THE PROBLEM WITH OVERTHINKING

Brad Tolinski mentioned that the “opening track, “Lights And Thunder,” is interesting. It’s epic in length and structurally complex, yet the solo is relatively simple and minimal.”

Vito responded with the following;
“The lead part is simple, but I think it fits. When I was listening to some of our old records, I noticed a few lead breaks that struck me as being inappropriate. It’s not that they were bad; in fact, most of them were melodic and performed well. But in retrospect, some of them struck me as being too busy or ornate. When I first played the lead to “Lights And Thunder,” I thought, “God, I can’t play that. It’s bullshit. It’s too easy.” But everybody in the studio loved it and told me to sleep on it and listen to it again when I was fresh. The next day I came in and thought, “It still doesn’t sound like anything I would play, but it sure fits the bill.”

He is not sure and he is doubtful. He is over analysing his past work. It is all counter-productive. The interview with Guitar World was in the issue from July 1991. By September 1991 it was all over. When you overthink things too much, you second guess everything you do and in the end, you lose your fire, the motivation that kept you hungry.

THE STATE OF HARD ROCK MUSIC

In the June, 1989 issue of “Kerrang”, Vito states the following on his views of the current state of hard rock;

“I know a lot of bands who’ll write a song and their guitar players will say I’ve got to do a lead break here, I’ve got to let rip there. It’s an ego thing. When I write, I say well, the song will sound better if I have an acoustic here or a clear sounding guitar, maybe no lead. I think it’s really annoying when a melodic song is ruined by a guitar player blasting away, it grates on my nerves.”

In an issue of “Guitar World”, dated July, 1991, Bratta more or less stated the same view point as he did a few years ago.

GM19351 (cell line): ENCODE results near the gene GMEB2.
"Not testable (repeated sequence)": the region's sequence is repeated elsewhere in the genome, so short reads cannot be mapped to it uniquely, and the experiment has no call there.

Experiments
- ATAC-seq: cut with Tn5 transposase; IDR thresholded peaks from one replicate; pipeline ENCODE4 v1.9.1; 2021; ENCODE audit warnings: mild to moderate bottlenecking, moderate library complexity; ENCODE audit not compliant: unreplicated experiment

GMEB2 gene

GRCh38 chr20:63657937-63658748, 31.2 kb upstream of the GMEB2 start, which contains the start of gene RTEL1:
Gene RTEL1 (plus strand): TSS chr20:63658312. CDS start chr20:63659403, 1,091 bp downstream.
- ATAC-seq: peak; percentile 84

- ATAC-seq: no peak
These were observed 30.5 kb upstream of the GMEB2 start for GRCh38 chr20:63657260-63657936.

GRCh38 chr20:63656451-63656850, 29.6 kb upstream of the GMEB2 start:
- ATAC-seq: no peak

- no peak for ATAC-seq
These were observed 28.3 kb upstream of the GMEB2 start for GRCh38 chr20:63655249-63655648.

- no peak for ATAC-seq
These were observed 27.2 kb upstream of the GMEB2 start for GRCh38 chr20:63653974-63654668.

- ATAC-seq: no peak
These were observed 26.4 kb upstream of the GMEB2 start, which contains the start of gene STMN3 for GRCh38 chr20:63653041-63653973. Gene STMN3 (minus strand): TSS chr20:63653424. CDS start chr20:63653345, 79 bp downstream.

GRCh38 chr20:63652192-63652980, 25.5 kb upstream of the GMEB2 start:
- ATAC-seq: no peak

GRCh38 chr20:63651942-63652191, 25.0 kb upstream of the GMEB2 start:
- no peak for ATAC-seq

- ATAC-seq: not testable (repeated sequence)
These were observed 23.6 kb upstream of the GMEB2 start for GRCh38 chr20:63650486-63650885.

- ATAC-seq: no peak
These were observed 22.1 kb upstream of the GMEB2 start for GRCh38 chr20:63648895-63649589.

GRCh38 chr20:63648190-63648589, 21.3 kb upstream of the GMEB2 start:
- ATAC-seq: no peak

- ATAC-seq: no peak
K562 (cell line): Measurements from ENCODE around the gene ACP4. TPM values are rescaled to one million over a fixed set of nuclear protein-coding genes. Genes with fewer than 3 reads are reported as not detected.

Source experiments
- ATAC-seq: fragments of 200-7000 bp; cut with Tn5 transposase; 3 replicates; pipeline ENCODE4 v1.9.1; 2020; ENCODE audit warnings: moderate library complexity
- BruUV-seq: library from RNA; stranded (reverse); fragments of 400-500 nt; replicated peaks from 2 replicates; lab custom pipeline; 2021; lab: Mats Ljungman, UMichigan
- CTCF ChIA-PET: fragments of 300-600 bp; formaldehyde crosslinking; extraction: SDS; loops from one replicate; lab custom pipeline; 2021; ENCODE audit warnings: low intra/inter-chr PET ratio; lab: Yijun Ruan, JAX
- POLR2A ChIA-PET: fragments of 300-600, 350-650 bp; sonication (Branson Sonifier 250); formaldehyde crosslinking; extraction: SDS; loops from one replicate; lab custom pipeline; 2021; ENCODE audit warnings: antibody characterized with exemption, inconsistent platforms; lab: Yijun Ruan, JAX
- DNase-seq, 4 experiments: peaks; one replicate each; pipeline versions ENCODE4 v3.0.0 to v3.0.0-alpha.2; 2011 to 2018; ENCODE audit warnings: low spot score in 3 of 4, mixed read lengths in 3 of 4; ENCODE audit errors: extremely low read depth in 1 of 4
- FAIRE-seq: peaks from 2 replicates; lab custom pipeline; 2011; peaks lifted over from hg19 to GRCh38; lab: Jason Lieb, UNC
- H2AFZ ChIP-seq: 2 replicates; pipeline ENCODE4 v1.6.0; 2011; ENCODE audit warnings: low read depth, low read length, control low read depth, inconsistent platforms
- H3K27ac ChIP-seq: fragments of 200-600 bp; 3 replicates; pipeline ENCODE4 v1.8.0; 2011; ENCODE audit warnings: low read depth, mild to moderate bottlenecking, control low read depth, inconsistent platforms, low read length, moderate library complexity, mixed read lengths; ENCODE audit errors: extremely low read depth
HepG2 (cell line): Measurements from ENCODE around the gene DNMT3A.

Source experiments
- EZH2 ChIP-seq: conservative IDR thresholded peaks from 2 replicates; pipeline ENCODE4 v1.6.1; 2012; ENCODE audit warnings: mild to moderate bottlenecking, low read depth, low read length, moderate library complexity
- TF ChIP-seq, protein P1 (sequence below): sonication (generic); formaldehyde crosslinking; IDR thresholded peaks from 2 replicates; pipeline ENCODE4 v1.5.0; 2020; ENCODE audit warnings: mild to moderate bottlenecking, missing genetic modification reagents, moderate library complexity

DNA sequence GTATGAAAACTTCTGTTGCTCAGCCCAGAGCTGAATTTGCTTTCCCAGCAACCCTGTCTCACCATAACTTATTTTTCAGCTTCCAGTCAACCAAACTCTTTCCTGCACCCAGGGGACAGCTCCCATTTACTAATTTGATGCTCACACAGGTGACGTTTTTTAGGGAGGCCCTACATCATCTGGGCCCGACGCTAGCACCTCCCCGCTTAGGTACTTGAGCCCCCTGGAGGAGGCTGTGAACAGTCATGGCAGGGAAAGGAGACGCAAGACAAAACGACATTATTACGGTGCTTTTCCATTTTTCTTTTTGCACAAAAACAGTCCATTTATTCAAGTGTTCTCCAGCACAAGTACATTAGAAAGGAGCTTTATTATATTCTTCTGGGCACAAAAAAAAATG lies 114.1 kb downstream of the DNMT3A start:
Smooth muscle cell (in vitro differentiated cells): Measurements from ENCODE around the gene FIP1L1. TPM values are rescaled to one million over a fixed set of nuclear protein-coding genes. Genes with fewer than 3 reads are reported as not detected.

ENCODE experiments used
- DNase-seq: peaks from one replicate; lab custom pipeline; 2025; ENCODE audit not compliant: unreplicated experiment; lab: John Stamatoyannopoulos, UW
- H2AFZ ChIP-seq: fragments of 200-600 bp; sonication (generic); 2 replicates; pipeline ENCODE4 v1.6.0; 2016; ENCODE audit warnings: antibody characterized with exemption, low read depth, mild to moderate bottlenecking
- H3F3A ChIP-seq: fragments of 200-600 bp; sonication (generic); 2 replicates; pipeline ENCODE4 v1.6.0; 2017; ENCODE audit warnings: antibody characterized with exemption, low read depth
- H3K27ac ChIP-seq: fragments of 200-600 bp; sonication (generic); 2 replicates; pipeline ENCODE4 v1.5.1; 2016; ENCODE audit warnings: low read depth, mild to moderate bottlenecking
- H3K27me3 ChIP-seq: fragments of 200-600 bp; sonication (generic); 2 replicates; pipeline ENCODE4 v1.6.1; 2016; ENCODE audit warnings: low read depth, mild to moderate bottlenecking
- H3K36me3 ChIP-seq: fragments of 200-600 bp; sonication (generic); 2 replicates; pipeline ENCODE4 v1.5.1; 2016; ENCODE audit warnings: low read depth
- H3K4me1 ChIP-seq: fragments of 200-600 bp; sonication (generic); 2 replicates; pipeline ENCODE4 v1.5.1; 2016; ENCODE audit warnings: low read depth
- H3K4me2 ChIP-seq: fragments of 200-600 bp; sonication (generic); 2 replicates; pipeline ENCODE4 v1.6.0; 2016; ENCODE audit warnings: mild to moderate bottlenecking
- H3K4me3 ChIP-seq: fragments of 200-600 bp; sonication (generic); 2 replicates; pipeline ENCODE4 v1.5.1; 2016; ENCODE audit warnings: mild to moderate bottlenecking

“You can see the guitarist thinking. “Forget the song, forget the band, I just want to get my name in Guitar World.” That’s not where it’s at anymore. Everybody can play these days.

While I was living in L.A. last year, I went into a local music store to pick up an issue of your magazine, and I heard this incredible guitar player. It turned out to be some little kid with his dad! I mean, he had twice the chops I had. He came up and asked for my autograph, and I said, “Sure, one minute.” Then I snuck out the back door before he had a chance to ask me to jam.

I’ve run into kids that can play “Wait” better than I can, but what’s the point? Being a technician is only part of the equation, and I’m trying to study the other half: song writing.

I hate it when people say things like, “I know you write songs that are heard by millions of people, but are you really happy?” I mean, yeah. Don’t be absurd. I want as many people as possible to hear the band. I’m convinced that the reason people like Jimi Hendrix and Eric Clapton and the reason why they have endured is that they have composed memorable songs as well as solos.”

I have always said that Grunge didn’t kill the hard rock / glam rock movement. The rock movement killed itself. Hard Rock in the Eighties started off with the first wave of L.A bands. Then the second wave of L.A bands came along with the Classic seventies rockers who started to rebrand themselves to fit the scene. Then the third wave came and the fourth and the fifth further diluting the pool. Every two years, new cities got identified as the next big hub. So the Record Labels swarmed and so many inferior derivative bands got signed, that in the end, it all imploded. The real good acts couldn’t be heard from all the noise of the crap acts.

The current state of affairs in the music business bothered Vito. It played on his mind. He was a technician trying to find out how he fitted into the current climate. Should he write they way he also had or should he change and adapt so that he can meet expectations placed on him.

Unfortunately, Vito gave in to the expectations. He gave in to all the leaches that made multiple millions from his hard work.

VITO BRATTA RIG 1991

The “Mane Attraction” record was done with his trusty Steinberger guitar. In the “Guitar World” interview from July 1991, Vito said that he was planning on using something different when White Lion goes on tour as the Steinberger was starting to bother him because it was almost too easy to play.